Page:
Sick of looking at your screen all day long? Pick up a book! Whether you are new to sustainable fashion, or keen to learn more, here are 8 great books that will make you think twice before shopping High Street again.
OVERDRESSED: The Shockingly High Cost of Cheap Fashion by Elizabeth L. Cline – Perfect for: The Newbie
Former ‘Fast Fashion Addict’, Elizabeth Cline offers an easy-to-read introduction into the world of fast fashion. Cline touches upon the environmental, social, and economic costs of fast fashion. She ultimately argues that cheap fashion has fundamentally changed the way we think, dress, and consume. Instead of offering insight into changes that can be made in the industry, Cline focuses on what individuals can do to fight fast fashion. For instance, she advocates mending and repairing old clothing as “sewing gives back a feeling of agency and self-sufficiency”. A great introductory book to have in your ‘fast fashion’ arsenal.
The Sustainable Fashion Handbook by Sandy Black – Perfect for: The Fact Lover
The Sustainable Fashion Handbook offers an in-depth, complex look at the dark side of the fashion industry. The book is fact-driven, with five chapters covering everything from fashion culture to business. Each chapter includes thought-pieces, interviews, and insights from various leaders in the industry. Ultimately, the book offers an innovative, solution-led look into sustainable fashion. If you like getting all your facts straight, this illustrated handbook is the choice for you.
You can buy The Sustainable Fashion Handbook here.
To Die For: Is Fashion Wearing the World Out? Lucy Siegle – Perfect for: The Passionate
British journalist and activist, Lucy Siegle, is a long-time champion of reform in the fashion industry. The ‘Ethical Living’ columnist of the Observer wrote “To Die For’ in attempts to shed light on the environmental, social, and moral cost of cheap, bulk fashion. Through conversation and interviews, she humanises the faceless garment workers. The book reveals the harsh working conditions of factory workers in Cambodia, Bangladesh and West Africa, and unprecedented suicide rates among cotton farmers in India. Siegle offers a seething account of the fashion industry, pleading to companies, consumers, and governments alike for increased accountability within the industry.
Wear No Evil by Greta Eagan – Perfect for: The Practical Shopper
As stylist and founder of fashionmegreen.com, Greta Eagan offers a great user-guide to shopping ethically. This book has three major parts. It begins with an in-depth, fact-driven analysis of the fashion industry and why it needs to change. The second part prompts a critical look at your current wardrobe. Finally, the third section showcases eco-fashion makeovers and natural beauty recommendations to finish your look. Complete with an ‘Integrity Index’ to help you assess the merits of different brands, this is a great practical guide for ethical style.
The Travels of a T-Shirt in the Global Economy by Pietra Rivoli – Perfect for: The Economist
Acclaimed by The New York Times, Financial Times and more, ‘The Travels of a T-Shirt in the Global Economy’ is a fantastic read if you are interested in global economics and trade. The book follows the life of a regular T-shirt from the cotton fields of Texas, to manufacturers in China, back to a storefront in the USA, only to end up at a used clothing market in Africa. This story sheds light into the complexities of globalised trade, examines political and economic incentives for lengthy, international supply chains, and ultimately addresses the multifaceted moral issues that arise within this system.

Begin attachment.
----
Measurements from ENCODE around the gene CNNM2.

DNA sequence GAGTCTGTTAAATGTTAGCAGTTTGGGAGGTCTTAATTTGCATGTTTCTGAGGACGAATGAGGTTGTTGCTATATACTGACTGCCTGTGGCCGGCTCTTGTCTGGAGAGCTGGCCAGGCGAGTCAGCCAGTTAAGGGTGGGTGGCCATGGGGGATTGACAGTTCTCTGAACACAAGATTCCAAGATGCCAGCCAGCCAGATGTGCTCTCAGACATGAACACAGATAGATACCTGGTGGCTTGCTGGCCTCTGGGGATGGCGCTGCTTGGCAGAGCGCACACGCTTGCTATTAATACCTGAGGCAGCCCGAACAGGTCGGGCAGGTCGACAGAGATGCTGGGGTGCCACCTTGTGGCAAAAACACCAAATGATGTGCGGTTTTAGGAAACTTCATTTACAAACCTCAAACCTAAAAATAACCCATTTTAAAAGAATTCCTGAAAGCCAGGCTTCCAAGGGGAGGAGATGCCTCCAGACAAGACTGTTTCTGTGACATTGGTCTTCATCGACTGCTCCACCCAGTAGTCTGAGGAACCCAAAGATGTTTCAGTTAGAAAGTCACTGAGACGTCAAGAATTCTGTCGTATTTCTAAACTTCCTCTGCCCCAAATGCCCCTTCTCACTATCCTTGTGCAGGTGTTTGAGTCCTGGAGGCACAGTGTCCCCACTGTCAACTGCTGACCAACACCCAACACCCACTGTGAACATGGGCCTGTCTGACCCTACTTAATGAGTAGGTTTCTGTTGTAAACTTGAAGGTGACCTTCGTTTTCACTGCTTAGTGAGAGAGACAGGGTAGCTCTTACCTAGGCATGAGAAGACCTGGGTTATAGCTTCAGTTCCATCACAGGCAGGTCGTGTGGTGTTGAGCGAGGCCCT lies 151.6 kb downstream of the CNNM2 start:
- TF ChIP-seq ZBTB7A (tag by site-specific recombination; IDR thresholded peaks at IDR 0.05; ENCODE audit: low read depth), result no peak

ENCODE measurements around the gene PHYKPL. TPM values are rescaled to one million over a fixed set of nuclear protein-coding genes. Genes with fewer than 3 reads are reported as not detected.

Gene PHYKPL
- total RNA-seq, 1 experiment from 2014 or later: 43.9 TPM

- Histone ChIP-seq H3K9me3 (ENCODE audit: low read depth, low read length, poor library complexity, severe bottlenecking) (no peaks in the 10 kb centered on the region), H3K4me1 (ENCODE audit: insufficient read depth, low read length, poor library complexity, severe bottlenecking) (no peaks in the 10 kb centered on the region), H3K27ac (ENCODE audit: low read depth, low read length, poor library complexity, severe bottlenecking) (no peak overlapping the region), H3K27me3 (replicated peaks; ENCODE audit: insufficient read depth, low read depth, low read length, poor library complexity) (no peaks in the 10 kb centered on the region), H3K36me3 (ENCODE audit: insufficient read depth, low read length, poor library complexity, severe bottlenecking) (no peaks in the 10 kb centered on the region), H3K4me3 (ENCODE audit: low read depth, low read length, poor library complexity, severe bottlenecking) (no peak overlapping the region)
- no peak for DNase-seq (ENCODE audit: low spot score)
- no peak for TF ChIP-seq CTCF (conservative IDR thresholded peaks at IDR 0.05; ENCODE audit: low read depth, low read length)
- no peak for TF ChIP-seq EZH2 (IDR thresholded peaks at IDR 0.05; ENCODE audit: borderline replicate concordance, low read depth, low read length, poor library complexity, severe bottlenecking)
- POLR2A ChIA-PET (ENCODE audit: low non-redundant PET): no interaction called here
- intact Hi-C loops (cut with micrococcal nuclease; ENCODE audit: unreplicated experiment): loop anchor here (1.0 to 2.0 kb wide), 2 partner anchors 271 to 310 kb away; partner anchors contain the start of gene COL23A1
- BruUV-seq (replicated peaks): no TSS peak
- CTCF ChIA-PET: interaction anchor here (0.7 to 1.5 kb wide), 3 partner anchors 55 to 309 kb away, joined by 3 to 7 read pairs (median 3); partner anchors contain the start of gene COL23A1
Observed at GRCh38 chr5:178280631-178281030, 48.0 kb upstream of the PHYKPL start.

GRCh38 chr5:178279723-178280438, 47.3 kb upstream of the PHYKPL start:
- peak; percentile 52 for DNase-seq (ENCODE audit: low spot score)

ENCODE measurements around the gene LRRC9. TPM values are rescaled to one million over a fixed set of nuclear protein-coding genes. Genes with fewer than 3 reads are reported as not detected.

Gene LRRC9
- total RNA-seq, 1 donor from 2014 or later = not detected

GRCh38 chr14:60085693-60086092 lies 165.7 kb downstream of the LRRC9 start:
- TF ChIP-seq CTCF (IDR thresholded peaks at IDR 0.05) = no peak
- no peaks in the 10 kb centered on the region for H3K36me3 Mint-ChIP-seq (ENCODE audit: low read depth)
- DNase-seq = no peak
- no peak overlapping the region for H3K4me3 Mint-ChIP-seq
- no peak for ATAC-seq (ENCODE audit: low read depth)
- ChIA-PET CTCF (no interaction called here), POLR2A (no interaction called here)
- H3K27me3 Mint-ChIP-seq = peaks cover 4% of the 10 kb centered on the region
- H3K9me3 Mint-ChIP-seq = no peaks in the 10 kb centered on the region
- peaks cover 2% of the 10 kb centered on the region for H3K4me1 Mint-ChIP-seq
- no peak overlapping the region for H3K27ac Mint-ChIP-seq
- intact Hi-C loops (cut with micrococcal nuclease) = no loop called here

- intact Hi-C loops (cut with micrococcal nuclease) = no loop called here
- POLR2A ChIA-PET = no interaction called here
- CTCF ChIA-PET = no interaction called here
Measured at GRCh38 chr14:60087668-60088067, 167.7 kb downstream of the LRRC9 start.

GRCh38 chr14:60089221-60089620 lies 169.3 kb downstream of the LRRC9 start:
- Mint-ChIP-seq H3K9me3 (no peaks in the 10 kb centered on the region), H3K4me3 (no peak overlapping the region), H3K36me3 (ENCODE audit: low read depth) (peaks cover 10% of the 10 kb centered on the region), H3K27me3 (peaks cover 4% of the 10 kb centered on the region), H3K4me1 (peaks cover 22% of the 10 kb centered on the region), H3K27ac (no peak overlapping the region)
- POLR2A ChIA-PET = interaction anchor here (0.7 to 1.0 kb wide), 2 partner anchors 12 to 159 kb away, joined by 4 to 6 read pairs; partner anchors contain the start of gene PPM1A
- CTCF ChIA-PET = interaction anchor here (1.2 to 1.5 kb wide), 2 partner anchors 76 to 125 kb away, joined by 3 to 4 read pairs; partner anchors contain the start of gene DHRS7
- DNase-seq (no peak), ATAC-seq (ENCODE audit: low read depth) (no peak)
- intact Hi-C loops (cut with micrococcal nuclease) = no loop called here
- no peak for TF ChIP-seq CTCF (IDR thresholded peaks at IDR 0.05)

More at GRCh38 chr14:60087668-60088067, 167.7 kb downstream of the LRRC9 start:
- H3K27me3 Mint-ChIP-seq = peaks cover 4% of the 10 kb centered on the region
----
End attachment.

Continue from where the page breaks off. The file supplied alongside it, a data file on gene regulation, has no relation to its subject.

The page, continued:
You can buy The Travels of a T-Shirt in the Global Economy here.
Slave to Fashion by Safia Minney – Perfect for: The Humanitarian
Written by a sustainable fashion expert, ‘Slave to Fashion’ is a public cry to end modern-day slavery. In this book, Safia Minney paints a picture of the 35 million people trapped in modern slavery today as a result of demand for cheap labour. ‘Slave To Fashion’ is the product of a successful Kickstarter campaign to combat modern slavery, and demand greater accountability from large companies. This is a serious read with action points and goals to reduce modern slavery. If you like Minney’s writing, she has a few other great reads including ‘Slow Fashion: Aesthetics Meets Ethics’ and ‘Naked Fashion.’
The Responsible Company: What We’ve Learned From Patagonia’s First 40 Years. By Yvon Chouinard & Vincent Stanley – Perfect for: The Business Owner
This is a fantastic read if you work in the fashion industry and want to learn how to work towards a more sustainable company. Written by the co-founders of Patagonia, the book is simple and easy to read. It provides adequate background on global supply chains, and documents the successes and pitfalls of Patagonia as they navigate the changing global market. Filled with practical advice and tools, this book is great for anyone looking to change, or start an organisation within the industry.
Fashion and Sustainability: Design for Change by Kate Fletcher and Lynda Grose – Perfect for: The Innovator
This is an incredible read for those looking to completely disrupt the fashion industry. ‘Fashion and Sustainability’ views goals of becoming sustainable as a widespread opportunity for innovation and change within the industry. The book brings in new ideas about the transformation in three sections. The first focuses on the actual product and product lifecycle, including how it is made, the materials used, distribution requirements, use and reuse. The second section addresses transformation within the fashion industry as a whole, looking at different business models, and product lifecycles. Finally, the last section examines the role of the fashion designers as change-makers and activists promoting a more sustainable style. Fantastic read for the creative innovator.